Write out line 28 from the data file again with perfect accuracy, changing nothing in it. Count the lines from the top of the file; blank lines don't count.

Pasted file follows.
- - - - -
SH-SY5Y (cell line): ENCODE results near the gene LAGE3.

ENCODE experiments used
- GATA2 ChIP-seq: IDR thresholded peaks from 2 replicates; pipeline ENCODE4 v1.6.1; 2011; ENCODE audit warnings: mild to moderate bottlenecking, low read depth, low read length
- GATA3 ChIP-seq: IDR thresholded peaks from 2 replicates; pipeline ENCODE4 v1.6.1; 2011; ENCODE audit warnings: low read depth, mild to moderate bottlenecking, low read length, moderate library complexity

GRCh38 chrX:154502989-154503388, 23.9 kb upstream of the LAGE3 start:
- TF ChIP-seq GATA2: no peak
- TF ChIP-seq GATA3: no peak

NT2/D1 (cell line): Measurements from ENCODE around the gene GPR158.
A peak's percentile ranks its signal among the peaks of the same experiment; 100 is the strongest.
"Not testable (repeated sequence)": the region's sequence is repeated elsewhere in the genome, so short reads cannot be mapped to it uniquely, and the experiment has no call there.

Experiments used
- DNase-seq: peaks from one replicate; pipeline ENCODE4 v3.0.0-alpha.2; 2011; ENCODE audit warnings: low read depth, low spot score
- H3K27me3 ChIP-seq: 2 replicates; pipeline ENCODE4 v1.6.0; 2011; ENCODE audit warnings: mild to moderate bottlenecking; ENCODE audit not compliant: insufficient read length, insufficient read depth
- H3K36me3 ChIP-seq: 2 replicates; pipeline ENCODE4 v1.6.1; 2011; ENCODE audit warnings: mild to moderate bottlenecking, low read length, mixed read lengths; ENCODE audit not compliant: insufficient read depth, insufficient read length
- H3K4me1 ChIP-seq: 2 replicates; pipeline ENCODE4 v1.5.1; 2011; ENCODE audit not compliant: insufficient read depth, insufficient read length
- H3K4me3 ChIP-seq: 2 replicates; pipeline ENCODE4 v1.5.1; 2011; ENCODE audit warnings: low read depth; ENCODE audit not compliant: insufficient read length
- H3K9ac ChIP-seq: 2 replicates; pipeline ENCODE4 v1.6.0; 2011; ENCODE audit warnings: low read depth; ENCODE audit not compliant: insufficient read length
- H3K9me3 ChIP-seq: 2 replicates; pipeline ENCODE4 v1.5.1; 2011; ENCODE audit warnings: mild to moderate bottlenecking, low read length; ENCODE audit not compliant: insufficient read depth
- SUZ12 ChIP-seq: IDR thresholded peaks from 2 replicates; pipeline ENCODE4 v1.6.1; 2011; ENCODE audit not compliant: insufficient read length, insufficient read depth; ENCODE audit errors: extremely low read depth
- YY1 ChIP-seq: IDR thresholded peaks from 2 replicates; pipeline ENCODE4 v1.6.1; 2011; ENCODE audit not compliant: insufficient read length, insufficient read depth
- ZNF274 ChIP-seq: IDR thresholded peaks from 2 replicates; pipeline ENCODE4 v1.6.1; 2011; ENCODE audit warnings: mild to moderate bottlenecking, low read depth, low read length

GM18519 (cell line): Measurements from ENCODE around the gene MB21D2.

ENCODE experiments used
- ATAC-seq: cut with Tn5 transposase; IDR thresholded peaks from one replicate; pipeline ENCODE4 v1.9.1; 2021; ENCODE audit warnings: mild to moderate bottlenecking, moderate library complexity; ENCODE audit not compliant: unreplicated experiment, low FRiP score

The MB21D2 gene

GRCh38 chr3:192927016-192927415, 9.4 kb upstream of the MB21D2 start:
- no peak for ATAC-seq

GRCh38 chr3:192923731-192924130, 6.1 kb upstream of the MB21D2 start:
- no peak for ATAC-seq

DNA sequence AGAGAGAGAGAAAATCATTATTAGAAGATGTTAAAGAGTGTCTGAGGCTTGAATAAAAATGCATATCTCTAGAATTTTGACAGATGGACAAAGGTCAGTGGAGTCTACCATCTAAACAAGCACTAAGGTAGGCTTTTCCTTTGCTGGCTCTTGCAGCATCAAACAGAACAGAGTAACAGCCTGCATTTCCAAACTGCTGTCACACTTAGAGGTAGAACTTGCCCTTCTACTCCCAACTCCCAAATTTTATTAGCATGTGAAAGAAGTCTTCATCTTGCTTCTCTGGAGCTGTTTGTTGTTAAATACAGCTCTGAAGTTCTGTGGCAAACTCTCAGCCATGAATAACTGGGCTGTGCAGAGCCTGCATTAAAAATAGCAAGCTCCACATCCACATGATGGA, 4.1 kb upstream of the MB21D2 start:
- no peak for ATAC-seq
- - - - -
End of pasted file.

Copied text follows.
GRCh38 chr3:192923731-192924130, 6.1 kb upstream of the MB21D2 start: